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    Quote Originally Posted by Skidurts View Post
    just curious, how did you get this thread to become "Official"? Did you have to talk to a moderator or something?
    Oh I just typed the word "Official"

    Quote Originally Posted by somnatash View Post
    Thanks for starting this thread makeinu
    I always felt, how good it was to have for example one huge "swift thread" to make it easier to search and such.

    Here is a first question: on my Carryme the seatpost seems to be rather narrow (standard 27,2mm) for the seat-tube. Or the other way round: I wonder if the tube is too big in diameter. The tube looks too big already when I insert the post. In other bikes I have, the posts slides more skintight into the tube.

    What happens is, that when at maximum extension, I can move the post slightly in the tube with my hands. There is for/aft play even when QR is pulled very tight. When moving the post, I can hear the post "clacking" inside against the tube. The post is not slipping when I ride and it feels very stable, so I thought this maybe normal with such long post at maximum extension? Do people get this with long posts a maximum?
    Hmmm, since you say you have fore/aft play and not up/down slippage are you sure it's coming from the post/tube interface and not the seat-tube/seat-stay interface? I have a lot of fore/aft play in my seat-tube/seat-stay interface which is also accompanied by "clacking". I just put a rubber band to fill the gap and call it suspension.

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    finding the path migjet's Avatar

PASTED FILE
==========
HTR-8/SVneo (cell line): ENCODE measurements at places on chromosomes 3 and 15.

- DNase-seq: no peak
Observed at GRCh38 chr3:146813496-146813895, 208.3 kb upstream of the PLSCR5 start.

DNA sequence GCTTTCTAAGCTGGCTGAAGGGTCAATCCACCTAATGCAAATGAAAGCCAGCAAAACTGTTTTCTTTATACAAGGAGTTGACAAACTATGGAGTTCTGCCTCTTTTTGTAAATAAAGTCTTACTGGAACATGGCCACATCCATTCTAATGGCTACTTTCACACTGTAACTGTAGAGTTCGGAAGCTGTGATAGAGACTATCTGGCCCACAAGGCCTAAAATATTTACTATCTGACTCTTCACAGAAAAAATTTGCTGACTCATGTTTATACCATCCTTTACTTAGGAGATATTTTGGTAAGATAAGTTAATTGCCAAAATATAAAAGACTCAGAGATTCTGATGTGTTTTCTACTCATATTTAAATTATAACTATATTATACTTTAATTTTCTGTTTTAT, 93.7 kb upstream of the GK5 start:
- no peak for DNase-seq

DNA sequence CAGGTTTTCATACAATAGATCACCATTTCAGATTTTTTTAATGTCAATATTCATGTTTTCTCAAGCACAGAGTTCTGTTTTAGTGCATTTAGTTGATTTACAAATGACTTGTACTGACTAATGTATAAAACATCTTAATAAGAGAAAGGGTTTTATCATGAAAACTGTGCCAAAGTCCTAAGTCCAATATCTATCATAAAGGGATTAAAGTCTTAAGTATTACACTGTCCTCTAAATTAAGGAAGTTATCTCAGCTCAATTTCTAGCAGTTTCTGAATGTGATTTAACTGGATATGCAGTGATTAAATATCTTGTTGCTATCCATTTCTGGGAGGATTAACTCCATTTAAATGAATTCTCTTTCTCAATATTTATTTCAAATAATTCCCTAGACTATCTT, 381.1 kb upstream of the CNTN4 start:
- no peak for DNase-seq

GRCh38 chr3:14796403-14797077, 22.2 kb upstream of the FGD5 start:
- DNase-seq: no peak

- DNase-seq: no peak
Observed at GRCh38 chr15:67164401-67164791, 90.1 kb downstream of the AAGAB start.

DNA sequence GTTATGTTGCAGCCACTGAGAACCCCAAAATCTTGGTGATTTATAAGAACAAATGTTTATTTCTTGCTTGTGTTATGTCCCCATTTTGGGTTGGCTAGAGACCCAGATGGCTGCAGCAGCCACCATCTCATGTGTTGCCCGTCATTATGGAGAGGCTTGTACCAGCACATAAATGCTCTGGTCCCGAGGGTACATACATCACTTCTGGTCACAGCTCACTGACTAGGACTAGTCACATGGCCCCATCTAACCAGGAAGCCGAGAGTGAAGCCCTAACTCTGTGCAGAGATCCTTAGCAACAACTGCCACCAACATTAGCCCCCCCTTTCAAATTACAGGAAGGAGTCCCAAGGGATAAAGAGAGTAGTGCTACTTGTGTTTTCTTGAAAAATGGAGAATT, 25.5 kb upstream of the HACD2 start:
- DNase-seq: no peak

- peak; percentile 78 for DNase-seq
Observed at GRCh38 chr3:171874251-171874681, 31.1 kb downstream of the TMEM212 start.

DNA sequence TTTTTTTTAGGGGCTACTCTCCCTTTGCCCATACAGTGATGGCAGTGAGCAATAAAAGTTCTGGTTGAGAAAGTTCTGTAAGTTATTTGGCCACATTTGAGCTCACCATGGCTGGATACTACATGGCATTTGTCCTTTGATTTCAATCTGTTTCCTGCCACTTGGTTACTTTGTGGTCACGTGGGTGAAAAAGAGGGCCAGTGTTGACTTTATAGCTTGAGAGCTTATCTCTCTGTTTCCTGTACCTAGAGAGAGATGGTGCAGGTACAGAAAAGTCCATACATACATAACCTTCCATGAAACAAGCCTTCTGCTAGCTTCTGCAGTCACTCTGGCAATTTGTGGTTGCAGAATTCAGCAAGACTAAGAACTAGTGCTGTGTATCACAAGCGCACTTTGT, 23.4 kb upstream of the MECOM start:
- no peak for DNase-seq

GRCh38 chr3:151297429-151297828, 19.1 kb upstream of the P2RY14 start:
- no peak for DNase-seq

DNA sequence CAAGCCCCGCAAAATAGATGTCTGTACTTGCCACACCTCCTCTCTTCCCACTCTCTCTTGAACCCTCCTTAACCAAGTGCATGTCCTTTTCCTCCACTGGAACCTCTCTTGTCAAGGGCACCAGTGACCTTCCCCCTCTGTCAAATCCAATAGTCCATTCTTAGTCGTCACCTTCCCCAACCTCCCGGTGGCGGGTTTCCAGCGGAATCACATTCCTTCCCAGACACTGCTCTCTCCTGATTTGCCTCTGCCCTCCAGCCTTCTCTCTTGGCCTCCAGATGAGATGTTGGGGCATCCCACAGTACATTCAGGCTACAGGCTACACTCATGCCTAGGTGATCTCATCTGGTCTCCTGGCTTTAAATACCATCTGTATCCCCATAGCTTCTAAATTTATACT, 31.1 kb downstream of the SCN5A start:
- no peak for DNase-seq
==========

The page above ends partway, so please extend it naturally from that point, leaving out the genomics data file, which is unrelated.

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    Hi, all:

    I did experience some play in the seatpost as well. Although I did not have the clacking sound it does need a tighter lock to support my weight.

    I like the rubber band idea and would like to learn/share some mods/fixes as I commute more often.

  8. #8
    Part-time epistemologist invisiblehand's Avatar
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    Question ... at the max extension of the seatpost, what is the total length to the center of the crank?

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    eight spokes somnatash's Avatar
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    thanks all for answering

    Quote Originally Posted by invisiblehand View Post
    Question ... at the max extension of the seatpost, what is the total length to the center of the crank?
    hmhm, not sure if I understood what you mean? Well, its 80 cm from seatrail to center of pedal adapter. Its 64,5 cm from seatrail to center of bb und 27,3 cm from top of tube to saddlerail. The seatpost is only 8cm inside the tube at minimum insertion...but...